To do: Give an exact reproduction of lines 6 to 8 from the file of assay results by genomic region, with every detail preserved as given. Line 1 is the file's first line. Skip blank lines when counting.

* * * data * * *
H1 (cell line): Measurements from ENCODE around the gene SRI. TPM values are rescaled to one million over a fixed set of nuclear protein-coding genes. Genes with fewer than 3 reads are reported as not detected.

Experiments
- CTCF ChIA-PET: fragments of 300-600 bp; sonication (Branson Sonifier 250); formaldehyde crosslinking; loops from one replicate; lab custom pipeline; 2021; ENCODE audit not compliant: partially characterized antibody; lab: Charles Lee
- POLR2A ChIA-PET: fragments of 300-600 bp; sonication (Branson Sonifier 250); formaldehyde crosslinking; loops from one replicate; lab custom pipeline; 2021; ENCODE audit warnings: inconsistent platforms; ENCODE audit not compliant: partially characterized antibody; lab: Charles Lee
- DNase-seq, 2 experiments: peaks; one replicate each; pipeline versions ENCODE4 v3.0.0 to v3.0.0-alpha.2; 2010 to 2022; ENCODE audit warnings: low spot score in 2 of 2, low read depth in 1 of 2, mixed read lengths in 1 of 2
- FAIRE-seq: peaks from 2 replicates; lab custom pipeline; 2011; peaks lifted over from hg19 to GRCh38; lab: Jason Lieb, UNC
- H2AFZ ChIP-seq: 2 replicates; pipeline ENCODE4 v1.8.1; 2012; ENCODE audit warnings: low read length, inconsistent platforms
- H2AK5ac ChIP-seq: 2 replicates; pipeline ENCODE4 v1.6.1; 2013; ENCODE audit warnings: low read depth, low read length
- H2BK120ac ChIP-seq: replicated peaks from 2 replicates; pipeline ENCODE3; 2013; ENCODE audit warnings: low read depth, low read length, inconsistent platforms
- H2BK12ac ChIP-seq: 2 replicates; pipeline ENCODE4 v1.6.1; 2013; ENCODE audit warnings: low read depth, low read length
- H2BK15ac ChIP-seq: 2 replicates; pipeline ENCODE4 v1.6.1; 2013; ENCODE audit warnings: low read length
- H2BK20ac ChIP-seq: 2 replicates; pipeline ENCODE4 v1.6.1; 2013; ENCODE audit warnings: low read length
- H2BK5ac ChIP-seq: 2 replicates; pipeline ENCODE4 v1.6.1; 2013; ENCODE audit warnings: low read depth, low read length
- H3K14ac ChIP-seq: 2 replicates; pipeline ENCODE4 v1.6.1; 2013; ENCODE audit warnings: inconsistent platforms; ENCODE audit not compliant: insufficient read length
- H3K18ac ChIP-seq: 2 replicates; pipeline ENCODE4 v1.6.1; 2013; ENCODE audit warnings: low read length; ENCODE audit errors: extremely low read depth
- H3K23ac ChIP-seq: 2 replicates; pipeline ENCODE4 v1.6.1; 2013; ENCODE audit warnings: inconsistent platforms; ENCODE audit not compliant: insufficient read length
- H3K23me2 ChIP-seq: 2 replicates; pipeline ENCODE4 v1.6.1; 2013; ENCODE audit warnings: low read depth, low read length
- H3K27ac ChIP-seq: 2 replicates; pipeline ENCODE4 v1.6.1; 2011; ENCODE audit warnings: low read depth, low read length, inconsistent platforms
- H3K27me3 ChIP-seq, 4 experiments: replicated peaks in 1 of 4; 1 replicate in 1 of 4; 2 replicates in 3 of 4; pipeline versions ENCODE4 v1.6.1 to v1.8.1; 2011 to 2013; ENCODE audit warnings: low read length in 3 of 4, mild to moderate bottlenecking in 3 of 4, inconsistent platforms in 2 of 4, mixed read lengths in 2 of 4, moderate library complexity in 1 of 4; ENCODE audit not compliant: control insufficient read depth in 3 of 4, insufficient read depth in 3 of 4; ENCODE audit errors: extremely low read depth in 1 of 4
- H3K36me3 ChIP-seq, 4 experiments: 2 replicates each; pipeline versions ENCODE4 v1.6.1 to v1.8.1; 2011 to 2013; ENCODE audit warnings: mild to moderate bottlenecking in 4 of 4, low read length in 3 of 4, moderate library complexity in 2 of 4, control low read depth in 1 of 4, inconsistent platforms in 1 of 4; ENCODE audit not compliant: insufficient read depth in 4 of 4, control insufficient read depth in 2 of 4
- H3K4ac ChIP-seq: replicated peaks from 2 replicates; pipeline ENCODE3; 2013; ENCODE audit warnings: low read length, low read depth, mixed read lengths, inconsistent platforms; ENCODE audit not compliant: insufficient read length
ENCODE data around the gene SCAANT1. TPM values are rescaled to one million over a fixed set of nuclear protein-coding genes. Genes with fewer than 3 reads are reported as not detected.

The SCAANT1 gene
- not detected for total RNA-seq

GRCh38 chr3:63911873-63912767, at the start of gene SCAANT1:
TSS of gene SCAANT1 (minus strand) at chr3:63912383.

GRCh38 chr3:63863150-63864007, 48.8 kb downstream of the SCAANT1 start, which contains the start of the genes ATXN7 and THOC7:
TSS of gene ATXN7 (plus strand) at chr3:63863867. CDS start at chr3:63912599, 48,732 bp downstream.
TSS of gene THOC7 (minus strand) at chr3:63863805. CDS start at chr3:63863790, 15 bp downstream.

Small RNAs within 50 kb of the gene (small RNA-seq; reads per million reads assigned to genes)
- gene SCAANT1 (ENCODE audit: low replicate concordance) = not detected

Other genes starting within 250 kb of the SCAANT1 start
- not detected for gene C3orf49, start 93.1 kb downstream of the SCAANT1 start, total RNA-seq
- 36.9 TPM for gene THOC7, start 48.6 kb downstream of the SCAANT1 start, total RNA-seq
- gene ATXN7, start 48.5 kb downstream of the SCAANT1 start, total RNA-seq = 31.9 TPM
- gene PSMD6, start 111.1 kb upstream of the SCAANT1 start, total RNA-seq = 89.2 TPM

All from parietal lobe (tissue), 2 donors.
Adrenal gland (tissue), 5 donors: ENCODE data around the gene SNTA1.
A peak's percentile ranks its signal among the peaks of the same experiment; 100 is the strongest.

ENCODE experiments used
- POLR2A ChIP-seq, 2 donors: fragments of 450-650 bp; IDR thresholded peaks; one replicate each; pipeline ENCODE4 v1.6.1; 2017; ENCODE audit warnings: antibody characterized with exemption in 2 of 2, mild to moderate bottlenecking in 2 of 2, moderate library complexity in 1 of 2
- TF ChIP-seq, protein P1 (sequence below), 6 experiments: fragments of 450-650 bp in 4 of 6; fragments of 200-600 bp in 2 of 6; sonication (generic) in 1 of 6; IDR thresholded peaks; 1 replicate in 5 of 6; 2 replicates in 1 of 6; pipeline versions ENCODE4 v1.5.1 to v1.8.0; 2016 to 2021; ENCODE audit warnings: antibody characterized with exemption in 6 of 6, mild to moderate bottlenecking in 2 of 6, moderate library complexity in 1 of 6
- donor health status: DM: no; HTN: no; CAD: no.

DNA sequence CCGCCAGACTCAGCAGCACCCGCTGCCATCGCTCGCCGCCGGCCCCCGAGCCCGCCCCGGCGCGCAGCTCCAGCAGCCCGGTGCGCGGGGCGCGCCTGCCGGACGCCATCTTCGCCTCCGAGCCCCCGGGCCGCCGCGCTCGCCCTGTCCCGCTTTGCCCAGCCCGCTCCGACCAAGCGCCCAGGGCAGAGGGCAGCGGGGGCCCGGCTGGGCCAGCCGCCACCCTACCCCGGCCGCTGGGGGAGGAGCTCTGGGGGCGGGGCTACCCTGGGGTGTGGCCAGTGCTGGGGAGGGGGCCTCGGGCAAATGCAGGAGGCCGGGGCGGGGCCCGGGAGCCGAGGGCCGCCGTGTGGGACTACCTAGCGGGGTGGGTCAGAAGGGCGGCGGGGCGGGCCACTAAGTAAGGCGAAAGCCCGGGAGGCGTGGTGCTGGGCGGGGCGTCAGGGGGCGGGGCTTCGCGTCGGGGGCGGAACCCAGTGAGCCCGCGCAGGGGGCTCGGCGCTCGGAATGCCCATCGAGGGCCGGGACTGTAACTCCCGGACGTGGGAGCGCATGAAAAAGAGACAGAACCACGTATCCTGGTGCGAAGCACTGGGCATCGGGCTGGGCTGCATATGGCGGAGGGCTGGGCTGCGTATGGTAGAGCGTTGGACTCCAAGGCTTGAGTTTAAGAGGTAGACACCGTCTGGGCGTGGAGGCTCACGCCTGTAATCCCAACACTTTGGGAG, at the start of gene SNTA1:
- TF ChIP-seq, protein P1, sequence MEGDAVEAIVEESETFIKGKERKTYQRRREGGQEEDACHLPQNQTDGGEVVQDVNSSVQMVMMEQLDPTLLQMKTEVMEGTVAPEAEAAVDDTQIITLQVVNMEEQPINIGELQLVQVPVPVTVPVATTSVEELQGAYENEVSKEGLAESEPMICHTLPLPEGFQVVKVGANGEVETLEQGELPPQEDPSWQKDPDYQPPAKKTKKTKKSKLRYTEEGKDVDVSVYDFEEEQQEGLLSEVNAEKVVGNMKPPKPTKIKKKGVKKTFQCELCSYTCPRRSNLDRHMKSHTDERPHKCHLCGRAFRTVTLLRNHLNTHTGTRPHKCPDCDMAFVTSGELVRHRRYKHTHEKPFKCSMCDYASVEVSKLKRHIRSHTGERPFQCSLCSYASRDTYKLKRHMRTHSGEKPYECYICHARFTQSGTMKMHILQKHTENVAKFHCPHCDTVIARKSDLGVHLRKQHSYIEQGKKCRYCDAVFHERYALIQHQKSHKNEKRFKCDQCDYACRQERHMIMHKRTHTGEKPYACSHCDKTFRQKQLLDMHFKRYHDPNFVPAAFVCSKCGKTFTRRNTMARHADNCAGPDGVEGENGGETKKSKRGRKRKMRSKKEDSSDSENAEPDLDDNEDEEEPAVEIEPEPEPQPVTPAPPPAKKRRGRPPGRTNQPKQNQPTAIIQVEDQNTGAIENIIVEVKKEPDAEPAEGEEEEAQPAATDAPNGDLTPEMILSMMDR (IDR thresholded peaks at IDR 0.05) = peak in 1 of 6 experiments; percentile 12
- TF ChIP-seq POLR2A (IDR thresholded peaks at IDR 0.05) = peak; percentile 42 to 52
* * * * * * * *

- FAIRE-seq: peaks from 2 replicates; lab custom pipeline; 2011; peaks lifted over from hg19 to GRCh38; lab: Jason Lieb, UNC
- H2AFZ ChIP-seq: 2 replicates; pipeline ENCODE4 v1.8.1; 2012; ENCODE audit warnings: low read length, inconsistent platforms
- H2AK5ac ChIP-seq: 2 replicates; pipeline ENCODE4 v1.6.1; 2013; ENCODE audit warnings: low read depth, low read length